Britain unveils memorial statue of Queen Mother
LONDON (Reuters Life!) - A national memorial in honor of Britain's late Queen Mother was unveiled near Buckingham Palace on Tuesday near a statue of her husband King George VI.
Her daughter, Queen Elizabeth II, performed the unveiling. Heir-to-the-throne Prince Charles and his sons Princes William and Harry were among senior members of the Royal Family who attended the ceremony on the Mall in London. Prime Minister Gordon Brown was also present.
"All of us gathered here today will, I know, miss my darling grandmother's vitality, her interest in the lives of others, her unbounded courage and determination that allowed her incredibly to continue her official life until the age of nearly 102," said Prince Charles.
The bronze statue, created by sculptor Philip Jackson, shows the Queen Mother dressed in opulent velvet robes, signifying her place in the Order of the Garter, Britain's oldest and highest chivalric order.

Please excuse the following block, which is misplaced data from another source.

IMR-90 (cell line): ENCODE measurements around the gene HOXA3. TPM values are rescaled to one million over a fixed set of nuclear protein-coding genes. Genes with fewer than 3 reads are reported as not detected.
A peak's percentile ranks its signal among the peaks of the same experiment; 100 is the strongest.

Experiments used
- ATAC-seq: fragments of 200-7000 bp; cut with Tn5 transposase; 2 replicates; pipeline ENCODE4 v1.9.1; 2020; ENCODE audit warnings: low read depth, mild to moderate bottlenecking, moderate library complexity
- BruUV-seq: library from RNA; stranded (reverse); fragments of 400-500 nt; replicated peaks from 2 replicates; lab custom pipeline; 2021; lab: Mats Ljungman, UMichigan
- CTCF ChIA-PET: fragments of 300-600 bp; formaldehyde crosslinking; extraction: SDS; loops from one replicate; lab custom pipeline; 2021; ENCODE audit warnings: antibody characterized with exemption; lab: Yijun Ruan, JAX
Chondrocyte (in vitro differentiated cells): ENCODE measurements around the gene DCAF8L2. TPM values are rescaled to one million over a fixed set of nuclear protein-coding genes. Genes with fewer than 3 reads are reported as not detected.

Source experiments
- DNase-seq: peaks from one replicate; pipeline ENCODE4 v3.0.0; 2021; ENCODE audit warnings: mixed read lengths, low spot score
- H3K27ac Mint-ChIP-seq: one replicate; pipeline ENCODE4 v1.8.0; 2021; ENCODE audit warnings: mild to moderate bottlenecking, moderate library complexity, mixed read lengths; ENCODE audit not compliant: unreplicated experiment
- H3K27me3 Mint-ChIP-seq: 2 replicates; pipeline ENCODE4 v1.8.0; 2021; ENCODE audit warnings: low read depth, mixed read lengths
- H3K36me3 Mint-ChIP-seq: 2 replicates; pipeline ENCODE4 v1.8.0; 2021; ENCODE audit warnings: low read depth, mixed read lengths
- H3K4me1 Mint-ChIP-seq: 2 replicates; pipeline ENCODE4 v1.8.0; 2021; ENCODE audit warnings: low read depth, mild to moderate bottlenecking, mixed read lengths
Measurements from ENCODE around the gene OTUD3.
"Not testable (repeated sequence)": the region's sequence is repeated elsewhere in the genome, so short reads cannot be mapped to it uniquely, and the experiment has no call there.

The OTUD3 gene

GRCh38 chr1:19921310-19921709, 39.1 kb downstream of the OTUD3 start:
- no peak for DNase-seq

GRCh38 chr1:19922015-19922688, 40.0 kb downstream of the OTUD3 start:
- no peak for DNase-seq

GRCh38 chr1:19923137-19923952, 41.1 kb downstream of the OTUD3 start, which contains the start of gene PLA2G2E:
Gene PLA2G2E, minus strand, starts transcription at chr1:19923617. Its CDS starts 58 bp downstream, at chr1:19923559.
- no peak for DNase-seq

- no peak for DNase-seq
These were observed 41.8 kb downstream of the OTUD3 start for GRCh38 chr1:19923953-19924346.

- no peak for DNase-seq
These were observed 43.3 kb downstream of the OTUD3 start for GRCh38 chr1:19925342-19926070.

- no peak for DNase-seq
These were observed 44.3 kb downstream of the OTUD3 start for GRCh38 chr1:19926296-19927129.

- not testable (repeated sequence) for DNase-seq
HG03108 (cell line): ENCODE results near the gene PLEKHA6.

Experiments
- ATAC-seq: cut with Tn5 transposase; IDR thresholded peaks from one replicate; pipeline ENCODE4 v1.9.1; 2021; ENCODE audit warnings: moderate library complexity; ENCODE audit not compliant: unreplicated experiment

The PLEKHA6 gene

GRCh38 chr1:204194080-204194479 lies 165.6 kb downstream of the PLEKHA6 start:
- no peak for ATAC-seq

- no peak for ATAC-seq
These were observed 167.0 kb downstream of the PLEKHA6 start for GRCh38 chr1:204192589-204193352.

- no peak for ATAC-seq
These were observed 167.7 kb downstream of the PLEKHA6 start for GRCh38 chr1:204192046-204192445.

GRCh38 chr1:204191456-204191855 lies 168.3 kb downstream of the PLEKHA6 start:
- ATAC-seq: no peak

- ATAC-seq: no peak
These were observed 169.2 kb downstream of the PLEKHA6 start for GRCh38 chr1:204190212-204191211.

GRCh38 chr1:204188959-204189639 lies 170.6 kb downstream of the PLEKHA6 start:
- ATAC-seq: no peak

The statues show the former king and his queen at the same age and are mounted on plinths simply inscribed with their names and the years they lived.
A special five pound coin produced by the Royal Mint to celebrate Queen Elizabeth's 80th birthday helped to fund the project.
The Queen Mother died in March 2002, aged 101. More than 200,000 people queued to pay their respects while her coffin lay in state in Westminster.
(Reporting by Michael Holden; Editing by Steve Addison and Paul Casciato)
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